Let me just say this:
• Credits, future potential projects (also called “opportunities”), and exposure don’t pay current bills. Ask anyone, in reality, these very rarely bring some concrete paid work. The chances of a company seeing one of your photos in the local paper and then actually researching you, contact you and offer you a paid contract are slim to none. Sure, it *could* happen. But I’m also sure your phone company *will* shut down your service if you don’t pay your bill… There is an epic rant by Harlan Ellison (pretty funny too!) on the subject over here, and you can also read a good article called “Opportunities Are Bullshit“.
• Your portfolio already exists, and that’s why they’re contacting you in the first place. Because they saw it, and liked it. That means your portfolio *already* works great. YAY!
• As far as blog posts go (which is also in the “exposure” realm), I think they ask for this to justify their own time spent on blogging. So basically, you’re asking me to sacrifice my finished product, and time, and materials, and even take extra money out of my pocket (shipping fees), in order of helping you feel like you’re not wasting your own time and energy? Puh-lease. Don’t forget that pretty much none of the great, interesting, inspiring and most read blogs ask people to give their work away: they either just blog about it because they want to, or actually buy an item for themselves first.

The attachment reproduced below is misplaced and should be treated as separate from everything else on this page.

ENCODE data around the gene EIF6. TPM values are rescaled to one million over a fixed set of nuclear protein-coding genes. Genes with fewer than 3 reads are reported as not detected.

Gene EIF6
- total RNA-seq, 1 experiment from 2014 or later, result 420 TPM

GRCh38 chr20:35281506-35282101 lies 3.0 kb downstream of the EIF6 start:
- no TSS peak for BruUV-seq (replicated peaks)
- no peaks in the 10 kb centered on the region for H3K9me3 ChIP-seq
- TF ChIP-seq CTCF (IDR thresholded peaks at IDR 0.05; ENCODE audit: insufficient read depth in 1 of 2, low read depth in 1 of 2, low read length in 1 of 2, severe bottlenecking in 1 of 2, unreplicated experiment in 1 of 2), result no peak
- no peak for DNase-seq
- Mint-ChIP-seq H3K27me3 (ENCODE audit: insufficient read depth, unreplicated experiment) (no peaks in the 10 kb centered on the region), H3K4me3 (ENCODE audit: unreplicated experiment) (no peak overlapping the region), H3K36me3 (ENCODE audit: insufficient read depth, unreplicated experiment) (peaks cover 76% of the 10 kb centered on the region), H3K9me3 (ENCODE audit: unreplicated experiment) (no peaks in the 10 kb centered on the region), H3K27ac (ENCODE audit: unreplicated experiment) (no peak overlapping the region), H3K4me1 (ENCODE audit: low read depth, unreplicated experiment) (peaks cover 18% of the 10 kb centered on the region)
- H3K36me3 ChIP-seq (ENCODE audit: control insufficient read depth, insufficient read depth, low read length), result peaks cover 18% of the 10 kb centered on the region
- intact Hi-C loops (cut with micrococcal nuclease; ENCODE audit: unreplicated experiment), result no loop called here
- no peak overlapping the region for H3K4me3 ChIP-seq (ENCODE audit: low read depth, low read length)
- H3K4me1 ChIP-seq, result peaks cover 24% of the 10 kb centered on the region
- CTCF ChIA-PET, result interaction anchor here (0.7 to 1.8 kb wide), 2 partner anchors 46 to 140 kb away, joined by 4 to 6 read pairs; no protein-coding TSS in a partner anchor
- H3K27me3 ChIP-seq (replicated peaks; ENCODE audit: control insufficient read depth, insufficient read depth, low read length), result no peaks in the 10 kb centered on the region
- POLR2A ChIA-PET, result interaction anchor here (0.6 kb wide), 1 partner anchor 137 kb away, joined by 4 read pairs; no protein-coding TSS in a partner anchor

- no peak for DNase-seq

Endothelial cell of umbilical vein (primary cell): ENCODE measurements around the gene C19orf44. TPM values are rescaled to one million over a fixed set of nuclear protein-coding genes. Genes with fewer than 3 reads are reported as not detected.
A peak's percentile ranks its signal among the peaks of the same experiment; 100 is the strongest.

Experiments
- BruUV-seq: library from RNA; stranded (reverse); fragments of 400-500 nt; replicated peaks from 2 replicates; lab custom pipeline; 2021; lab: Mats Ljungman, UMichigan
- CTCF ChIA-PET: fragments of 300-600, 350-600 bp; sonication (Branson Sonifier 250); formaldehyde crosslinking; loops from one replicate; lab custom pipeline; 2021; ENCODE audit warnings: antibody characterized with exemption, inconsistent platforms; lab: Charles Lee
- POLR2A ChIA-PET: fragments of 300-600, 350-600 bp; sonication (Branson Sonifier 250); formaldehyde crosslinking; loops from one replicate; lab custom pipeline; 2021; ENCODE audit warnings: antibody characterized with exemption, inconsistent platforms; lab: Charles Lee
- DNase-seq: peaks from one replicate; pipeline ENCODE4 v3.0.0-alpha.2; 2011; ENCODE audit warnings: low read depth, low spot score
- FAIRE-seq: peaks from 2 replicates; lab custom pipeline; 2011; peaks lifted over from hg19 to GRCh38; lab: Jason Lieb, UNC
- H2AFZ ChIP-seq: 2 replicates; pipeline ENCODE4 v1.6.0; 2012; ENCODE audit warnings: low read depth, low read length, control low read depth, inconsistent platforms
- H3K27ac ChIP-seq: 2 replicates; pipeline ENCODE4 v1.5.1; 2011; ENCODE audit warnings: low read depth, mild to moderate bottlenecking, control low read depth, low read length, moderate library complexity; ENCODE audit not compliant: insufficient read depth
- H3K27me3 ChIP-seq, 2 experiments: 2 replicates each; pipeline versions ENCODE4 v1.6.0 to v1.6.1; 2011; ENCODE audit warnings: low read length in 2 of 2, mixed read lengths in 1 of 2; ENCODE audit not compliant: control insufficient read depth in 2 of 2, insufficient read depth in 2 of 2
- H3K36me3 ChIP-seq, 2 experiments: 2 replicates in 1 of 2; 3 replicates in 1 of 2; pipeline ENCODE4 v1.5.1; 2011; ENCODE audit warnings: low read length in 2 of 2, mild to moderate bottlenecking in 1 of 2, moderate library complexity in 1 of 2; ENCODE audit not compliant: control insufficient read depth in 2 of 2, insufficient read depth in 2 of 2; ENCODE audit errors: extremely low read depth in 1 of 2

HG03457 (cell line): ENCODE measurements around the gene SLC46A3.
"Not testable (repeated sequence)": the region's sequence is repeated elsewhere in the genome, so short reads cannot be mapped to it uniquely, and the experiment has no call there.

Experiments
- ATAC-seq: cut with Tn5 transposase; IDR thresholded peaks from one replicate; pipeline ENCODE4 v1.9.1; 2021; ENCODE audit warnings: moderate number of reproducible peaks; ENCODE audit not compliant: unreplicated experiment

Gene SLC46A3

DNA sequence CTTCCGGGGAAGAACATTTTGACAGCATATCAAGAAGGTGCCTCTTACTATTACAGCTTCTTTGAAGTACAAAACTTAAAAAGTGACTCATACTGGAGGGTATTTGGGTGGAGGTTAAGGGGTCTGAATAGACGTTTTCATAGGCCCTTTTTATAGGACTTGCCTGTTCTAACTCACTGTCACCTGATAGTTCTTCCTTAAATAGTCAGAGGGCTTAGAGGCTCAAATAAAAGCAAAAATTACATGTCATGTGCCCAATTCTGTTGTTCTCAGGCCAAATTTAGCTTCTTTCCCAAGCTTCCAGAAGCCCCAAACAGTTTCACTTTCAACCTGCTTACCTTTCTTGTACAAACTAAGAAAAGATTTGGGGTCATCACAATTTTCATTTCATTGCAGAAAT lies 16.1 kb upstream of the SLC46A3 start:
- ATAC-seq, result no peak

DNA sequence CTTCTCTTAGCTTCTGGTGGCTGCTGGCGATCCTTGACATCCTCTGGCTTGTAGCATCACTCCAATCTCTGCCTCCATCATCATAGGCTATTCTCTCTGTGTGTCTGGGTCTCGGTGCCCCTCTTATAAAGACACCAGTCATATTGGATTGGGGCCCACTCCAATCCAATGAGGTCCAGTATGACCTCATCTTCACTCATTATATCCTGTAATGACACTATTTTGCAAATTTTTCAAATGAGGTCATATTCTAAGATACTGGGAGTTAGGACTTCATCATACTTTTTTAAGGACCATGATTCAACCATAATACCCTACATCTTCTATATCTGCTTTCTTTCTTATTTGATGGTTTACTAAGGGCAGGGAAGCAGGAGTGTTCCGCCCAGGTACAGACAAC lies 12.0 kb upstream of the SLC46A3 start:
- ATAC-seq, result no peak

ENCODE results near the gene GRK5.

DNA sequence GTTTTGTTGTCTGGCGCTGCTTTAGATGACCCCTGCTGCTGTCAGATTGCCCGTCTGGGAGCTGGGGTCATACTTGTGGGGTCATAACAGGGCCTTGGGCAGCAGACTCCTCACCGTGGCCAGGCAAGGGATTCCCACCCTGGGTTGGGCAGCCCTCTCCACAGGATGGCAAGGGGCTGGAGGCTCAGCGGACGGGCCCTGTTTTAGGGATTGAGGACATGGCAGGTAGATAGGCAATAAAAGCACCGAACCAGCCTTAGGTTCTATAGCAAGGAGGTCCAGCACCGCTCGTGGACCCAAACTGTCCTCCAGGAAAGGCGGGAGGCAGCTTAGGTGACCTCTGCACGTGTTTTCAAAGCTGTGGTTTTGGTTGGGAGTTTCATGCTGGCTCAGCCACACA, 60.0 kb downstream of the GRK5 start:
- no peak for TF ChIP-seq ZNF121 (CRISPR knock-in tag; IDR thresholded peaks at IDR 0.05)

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I remember that in the early years of Etsy, there was chat rooms, and also live critique workshops, where one could voluntarily put their shop up for constructive comments from other sellers. I really loved participating in this, I felt like I could help others with the knowledge I had acquired over the previous months/years. They still had to do the work themselves, but having suggestions and opinions from people not as emotionally involved in the project is never a bad thing. However, one thing I always voiced my opinion against was “adding a free item” or “giving coupon codes for a next purchase” once you actually made a sale. I am against it yes, but my opinion is much less radical on this subject, simply because this is something one would decide of their own free will and initiative, not pressured into by someone else (altho at some point the practice was used SO much by so many sellers, that I did receive 2-3 “there was no free stuff with my order, this sucks” messages, which obviously I thought was annoying, and rude. lol).